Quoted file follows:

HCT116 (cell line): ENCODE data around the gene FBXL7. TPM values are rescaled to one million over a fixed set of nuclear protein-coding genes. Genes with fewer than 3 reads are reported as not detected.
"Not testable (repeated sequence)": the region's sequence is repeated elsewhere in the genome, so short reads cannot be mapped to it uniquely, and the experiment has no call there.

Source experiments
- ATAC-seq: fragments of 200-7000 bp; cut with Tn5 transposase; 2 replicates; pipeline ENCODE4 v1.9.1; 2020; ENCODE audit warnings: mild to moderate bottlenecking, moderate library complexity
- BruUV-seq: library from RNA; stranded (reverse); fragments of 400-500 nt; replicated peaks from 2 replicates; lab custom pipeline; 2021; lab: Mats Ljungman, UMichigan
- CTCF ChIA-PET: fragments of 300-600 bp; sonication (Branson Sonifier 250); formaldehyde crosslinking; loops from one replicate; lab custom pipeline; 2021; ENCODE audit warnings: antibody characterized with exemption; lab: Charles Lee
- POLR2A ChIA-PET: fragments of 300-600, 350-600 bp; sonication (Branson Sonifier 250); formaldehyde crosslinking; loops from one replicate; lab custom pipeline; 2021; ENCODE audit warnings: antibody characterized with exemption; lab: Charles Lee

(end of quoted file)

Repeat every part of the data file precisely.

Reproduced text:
HCT116 (cell line): ENCODE data around the gene FBXL7. TPM values are rescaled to one million over a fixed set of nuclear protein-coding genes. Genes with fewer than 3 reads are reported as not detected.
"Not testable (repeated sequence)": the region's sequence is repeated elsewhere in the genome, so short reads cannot be mapped to it uniquely, and the experiment has no call there.

Source experiments
- ATAC-seq: fragments of 200-7000 bp; cut with Tn5 transposase; 2 replicates; pipeline ENCODE4 v1.9.1; 2020; ENCODE audit warnings: mild to moderate bottlenecking, moderate library complexity
- BruUV-seq: library from RNA; stranded (reverse); fragments of 400-500 nt; replicated peaks from 2 replicates; lab custom pipeline; 2021; lab: Mats Ljungman, UMichigan
- CTCF ChIA-PET: fragments of 300-600 bp; sonication (Branson Sonifier 250); formaldehyde crosslinking; loops from one replicate; lab custom pipeline; 2021; ENCODE audit warnings: antibody characterized with exemption; lab: Charles Lee
- POLR2A ChIA-PET: fragments of 300-600, 350-600 bp; sonication (Branson Sonifier 250); formaldehyde crosslinking; loops from one replicate; lab custom pipeline; 2021; ENCODE audit warnings: antibody characterized with exemption; lab: Charles Lee